Discussion on PTSD growing

Michelle McKeaveney (left) and Julius Brown (right) pose for a photo during first-year anniversary celebrations for the Prince Albert OSI-CAN chapter. -- Jason Kerr/Daily Herald

Bianca Bharti, Daily Herald

As PTSD awareness month comes to an end, support and discussion continue to grow in the community.

Michelle McKeveney, volunteer group leader at OSI-CAN Prince Albert, ran a campaign to raise awareness with people sporting teal ribbons — the colour representing the condition.

OSI-CAN is a joint project with the Canadian Mental Health Association and the Royal Canadian Legion and is a peer, non-profit initiative meant to help corrections and frontline workers living with OSI.

OSI stands for occupational stress injury and is a subset of post traumatic stress disorder. While PTSD is more general and can result from any one event, like a sexual assault, OSI is related to a workplace traumatic event experienced by corrections and frontline workers, McKeveney said.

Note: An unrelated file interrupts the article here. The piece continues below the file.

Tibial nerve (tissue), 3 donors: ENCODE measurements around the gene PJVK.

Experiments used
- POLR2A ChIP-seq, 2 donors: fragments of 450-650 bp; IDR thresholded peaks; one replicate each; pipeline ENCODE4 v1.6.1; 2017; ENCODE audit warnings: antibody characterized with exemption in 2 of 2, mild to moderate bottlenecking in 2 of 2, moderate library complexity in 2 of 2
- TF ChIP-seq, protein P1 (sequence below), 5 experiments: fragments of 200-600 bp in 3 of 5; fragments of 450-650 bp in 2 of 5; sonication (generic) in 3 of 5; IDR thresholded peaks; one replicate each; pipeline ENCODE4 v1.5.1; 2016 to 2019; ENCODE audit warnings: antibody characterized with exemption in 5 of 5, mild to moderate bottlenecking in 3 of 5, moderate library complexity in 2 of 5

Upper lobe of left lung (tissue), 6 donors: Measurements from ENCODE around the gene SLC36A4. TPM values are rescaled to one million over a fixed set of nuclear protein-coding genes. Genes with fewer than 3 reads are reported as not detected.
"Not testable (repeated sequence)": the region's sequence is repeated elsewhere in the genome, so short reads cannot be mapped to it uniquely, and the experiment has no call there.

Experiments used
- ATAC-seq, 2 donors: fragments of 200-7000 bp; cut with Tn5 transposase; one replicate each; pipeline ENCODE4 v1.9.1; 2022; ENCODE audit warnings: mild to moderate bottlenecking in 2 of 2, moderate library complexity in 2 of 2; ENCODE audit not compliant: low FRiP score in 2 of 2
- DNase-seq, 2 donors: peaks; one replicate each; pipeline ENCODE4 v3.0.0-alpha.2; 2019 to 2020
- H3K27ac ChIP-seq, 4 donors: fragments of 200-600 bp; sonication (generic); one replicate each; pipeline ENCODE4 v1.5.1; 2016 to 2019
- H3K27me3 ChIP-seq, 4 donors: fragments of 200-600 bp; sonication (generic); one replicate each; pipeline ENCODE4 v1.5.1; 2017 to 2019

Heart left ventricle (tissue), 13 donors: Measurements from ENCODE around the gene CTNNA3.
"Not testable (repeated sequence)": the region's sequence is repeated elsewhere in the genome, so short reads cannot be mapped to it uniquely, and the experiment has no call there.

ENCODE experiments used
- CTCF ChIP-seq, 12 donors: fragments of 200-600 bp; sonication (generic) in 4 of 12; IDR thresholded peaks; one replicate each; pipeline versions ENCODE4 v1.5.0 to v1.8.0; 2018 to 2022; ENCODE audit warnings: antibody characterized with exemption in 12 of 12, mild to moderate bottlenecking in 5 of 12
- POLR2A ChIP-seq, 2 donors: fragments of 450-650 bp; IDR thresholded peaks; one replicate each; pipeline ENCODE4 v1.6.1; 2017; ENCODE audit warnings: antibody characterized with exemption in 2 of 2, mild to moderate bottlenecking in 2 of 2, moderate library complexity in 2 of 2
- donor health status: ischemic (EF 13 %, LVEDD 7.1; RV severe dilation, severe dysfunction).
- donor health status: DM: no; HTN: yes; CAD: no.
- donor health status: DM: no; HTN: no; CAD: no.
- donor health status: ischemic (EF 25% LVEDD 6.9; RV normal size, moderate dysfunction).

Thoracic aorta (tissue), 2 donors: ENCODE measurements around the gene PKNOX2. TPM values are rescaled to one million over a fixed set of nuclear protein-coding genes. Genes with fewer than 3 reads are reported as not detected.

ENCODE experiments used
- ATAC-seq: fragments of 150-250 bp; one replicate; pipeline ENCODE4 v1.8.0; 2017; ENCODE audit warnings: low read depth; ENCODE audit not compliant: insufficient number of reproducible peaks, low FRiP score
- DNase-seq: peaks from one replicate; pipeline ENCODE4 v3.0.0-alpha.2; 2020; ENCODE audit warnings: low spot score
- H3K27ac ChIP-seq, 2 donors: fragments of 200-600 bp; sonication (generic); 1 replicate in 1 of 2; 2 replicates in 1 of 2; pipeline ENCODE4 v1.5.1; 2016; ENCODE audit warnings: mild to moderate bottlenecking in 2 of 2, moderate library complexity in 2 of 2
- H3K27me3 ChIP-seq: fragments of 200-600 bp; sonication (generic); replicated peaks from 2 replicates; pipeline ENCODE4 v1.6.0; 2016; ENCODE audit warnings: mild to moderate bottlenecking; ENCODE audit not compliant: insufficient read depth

“For many years people talked about it from a military perspective. In Prince Albert, [corrections] is the biggest representation in my group.”

Corrections workers make up a quarter (25.6 per cent) of public service workers across Canada who have PTSD, according to the statistics from the Tema Conter Memorial Trust. Paramedics come just behind (25.5 per cent), followed by firefighters (17.3 per cent), military (8 per cent) and police (7.6 per cent).

During the month, Karyn Steinke from EMS safety training company KPS Medic, hosted two barbecues to foster discussion.

After hosting her first set of barbecues last year, she felt motivated to do it again and create conversation, she said.

“It quite surprised me. We had people that none of us knew before. People came for the first time and spoke up and shared their stories.” At each barbecue, about 100 people turned out, according to Steinke.

All the proceeds from the barbecue go to the OSI awareness conference that she hosts in October. At the conference, there will be opportunities for people to share their stories, collect management materials and attend self-care workshops.

“If people don’t take a proactive approach, it can take one trigger — one smell, one taste, one something — and they’re right back at the incident that they never got help for 20 years ago,” said McKeveney.

OSI-CAN hosts group sessions every week where people share positive and negative experiences in their lives and talk about recovery in a safe environment. It also hosts programs for families and spouses of people with OSI. For more information, visit http://www.osi-can.ca/